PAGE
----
New EU rules to boost consumer protection enter into force
Tuesday, 07 January 2020
The New Deal for Consumers was adopted in April 2018 and aims to strengthen the enforcement of EU consumer law. Credit: pxfuel.
The European Commission launched on Tuesday a new set of rules intended to boost the protection of consumers within the European Union, a statement confirms.
These new rules, which aim to improve the enforcement and modernisation of current EU consumer rules protection rules, are part of the New Deal for Consumers.
The deal was adopted by the European Commission on 11 April 2018 and aims to strengthen the enforcement of EU consumer law in the face of the increased risk of EU-wide infringements and to modernise EU consumer protection rules in the wake of market and digital developments.
The new rules, which together make up the Directive, include, but are not limited to; greater transparency of online marketplaces meaning that consumers will know whether the person selling the goods or services online is a trader or private individual, clearer provision of information on “free services” such as social media, regarding the main function of the service, as well as other details.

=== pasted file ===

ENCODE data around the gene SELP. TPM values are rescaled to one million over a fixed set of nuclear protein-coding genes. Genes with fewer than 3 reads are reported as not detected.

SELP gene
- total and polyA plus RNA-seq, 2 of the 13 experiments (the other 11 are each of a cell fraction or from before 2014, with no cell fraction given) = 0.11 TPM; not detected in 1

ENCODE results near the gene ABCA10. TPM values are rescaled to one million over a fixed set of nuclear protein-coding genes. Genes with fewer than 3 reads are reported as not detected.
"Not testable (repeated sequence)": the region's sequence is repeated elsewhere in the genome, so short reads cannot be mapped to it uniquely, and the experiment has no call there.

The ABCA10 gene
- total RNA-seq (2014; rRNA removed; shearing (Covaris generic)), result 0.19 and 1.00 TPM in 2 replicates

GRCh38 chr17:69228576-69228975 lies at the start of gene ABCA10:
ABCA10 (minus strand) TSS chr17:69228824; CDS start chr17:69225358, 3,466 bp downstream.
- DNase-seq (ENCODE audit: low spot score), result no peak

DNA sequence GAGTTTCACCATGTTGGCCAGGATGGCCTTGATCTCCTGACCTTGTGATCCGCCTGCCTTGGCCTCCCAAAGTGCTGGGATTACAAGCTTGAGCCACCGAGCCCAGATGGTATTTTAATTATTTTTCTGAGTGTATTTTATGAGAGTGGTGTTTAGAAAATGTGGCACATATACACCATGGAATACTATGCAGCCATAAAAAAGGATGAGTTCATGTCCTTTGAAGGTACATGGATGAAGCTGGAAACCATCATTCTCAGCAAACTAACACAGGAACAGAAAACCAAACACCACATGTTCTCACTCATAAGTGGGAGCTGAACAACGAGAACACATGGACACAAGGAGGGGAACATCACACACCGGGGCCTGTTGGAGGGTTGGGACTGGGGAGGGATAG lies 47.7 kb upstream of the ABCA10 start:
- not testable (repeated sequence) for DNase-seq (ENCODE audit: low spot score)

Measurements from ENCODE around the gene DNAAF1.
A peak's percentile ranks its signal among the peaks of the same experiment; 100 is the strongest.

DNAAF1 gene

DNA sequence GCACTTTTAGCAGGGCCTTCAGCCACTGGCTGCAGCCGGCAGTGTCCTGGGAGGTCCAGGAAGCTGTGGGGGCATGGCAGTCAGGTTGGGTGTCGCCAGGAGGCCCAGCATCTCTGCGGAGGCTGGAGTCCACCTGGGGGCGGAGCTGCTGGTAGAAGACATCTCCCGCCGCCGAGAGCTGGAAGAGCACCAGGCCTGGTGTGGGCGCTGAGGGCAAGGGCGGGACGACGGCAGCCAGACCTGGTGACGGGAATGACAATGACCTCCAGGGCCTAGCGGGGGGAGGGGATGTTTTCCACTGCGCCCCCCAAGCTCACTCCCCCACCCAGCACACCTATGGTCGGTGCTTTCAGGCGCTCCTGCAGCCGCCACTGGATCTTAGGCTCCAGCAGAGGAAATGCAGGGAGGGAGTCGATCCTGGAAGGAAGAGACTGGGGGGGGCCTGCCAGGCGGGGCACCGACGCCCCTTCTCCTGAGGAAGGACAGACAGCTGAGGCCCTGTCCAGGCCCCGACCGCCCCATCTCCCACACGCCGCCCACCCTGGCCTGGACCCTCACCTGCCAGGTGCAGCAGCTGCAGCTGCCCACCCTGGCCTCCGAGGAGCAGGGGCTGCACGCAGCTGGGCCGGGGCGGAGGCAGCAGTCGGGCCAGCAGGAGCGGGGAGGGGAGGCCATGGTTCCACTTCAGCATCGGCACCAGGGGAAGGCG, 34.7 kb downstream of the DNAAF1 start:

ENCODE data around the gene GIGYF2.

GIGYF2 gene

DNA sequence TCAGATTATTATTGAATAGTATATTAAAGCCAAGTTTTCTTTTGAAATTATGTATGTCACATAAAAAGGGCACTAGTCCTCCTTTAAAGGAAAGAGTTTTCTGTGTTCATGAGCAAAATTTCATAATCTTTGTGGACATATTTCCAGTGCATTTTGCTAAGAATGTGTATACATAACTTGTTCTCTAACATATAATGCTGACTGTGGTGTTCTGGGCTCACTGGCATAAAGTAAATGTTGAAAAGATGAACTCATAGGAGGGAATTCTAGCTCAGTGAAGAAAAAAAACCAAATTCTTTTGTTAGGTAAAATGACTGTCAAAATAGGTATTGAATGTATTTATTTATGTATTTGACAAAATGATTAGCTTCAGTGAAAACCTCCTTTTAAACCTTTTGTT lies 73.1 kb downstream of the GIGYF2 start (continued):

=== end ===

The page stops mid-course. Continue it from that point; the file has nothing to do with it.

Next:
In addition, consumers must be informed each time a price presented to them online is based on an algorithm taking into account their personal consumer behaviour in order for consumers to be aware of the risk of an increased asking price.
The rules also allow for the prohibition of fake reviews or endorsements of services, the prohibition of re-selling tickets bought using bots and the prohibition of advertising fake reduction prices.
Moreover, the new Directive means that there will be improved compensation for victims of unfair commercial practices, more effective penalties for cross-border infringements, particularly with the view of tackling “mass harm situations” whereby large numbers of consumers across the EU are affected, the lending of stronger powers to national authorities allowing them, for example, to tackle the dissemination and sale of ‘dual quality’ goods.
Member states will also be granted more power to withdraw goods in the interest of better protecting their consumers in the context of doorstep selling and commercial excursions.
“The new rules will increase protection for consumers in the digital world, which they rightly deserve,” said Vice-President for Values and Transparency Věra Jourová.
“The EU is also saying no to products sold as identical in other Member States, when this is clearly not the case. But these new rules won’t protect consumers from rogue traders and online tricksters unless they are strictly implemented on the ground. I strongly encourage all Member States to ensure that the new rules are implemented without delay,” Jourová added.
Member states will have two years to transpose the new rules into their national legislation.
Breaking EU consumer rules on a large scale can cost a company a fine of at least 4% of their annual turnover.